Apple released guidelines for determining what programs can be sold on its App Store, online after more than two years of complaints from developers that the companyâ€™s policy was secret and capricious.
The guidelines go a long way towards addressing many of the complaints, here however, there are still a number of grey areas.
Apple is clearly, and thankfully, reaffirming its stance on adult materials. While many argue that content is a personal choice, there is not a current solution in the market to allow parents to make the decision regarding what their children seen. For those that are out there Apple points out, â€œWe have lots of kids downloading lots of apps, and parental controls donâ€™t work unless the parents set them up (many donâ€™t). So know that weâ€™re keeping an eye out for the kids.â€
Itâ€™s unclear what the companyâ€™s long term plans are, but they have taken a strong statement with the new guidelines about the current line on the App Store.â€œApps containing pornographic material, deï¬ned by Webster’s Dictionary as ‘explicit descriptionsor displays of sexual organs or activities intended to stimulate erotic rather than aesthetic or emotional feelings’, will be rejected.â€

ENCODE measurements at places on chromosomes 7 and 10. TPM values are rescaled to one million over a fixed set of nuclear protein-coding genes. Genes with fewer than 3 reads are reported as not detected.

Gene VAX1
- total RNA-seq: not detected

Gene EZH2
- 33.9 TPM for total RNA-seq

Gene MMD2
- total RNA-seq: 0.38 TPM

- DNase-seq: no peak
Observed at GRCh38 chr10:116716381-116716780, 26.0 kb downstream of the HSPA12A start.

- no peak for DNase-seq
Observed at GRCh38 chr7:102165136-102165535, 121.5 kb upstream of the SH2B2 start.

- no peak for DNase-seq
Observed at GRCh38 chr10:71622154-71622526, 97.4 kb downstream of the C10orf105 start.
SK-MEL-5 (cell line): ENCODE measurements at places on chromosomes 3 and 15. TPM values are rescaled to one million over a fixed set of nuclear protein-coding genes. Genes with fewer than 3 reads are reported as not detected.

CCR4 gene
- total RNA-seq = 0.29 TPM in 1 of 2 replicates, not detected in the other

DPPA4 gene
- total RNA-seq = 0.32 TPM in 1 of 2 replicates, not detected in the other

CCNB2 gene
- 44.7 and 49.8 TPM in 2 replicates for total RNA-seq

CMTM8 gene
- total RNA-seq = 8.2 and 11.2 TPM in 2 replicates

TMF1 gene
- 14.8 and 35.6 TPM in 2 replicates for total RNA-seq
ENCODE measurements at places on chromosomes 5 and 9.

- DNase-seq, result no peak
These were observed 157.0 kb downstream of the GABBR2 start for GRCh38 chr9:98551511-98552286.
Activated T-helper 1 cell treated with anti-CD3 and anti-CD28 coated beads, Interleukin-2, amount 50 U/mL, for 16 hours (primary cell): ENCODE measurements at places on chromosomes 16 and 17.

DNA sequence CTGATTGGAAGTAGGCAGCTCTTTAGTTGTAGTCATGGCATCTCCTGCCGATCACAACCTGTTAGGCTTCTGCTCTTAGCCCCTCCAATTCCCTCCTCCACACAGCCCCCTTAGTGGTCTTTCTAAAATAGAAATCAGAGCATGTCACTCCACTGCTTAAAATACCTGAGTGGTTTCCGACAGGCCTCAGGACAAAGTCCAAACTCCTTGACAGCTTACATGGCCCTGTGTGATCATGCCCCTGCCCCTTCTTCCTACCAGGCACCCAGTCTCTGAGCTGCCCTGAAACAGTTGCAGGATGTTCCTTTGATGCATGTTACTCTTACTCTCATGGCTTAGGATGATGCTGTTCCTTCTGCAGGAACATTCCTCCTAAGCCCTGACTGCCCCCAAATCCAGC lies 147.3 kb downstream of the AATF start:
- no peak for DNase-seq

Note that Apple does draw the distinction between general freedom of speech and the App Store in the guidelines. The guidelines say â€œWe view Apps different than books or songs, which we do not curate. If you want to criticize a religion, write a book. If you want to describe sex, write a book or a song, or create a medical app.”
While everyone might not agree with Appleâ€™s guidelines, it is good to see a company willing to step from behind the curtain and outside of legaliseÂ to give us their clear (and sometime humorous) opinions.
- “We have over 250,000 apps in the App Store. We donâ€™t need any more Fart apps. If your app doesnâ€™t do something useful or provide some form of lasting entertainment, it may not be accepted.â€
- â€œWe will reject Apps for any content or behavior that we believe is over the line. What line, you ask? Well, as a Supreme Court Justice once said, â€œIâ€™ll know it when I see itâ€. And we think that you will also know it when you cross it.â€
- â€œIf your app is rejected, we have a Review Board that you can appeal to. If you run to the press and trash us, it never helps.â€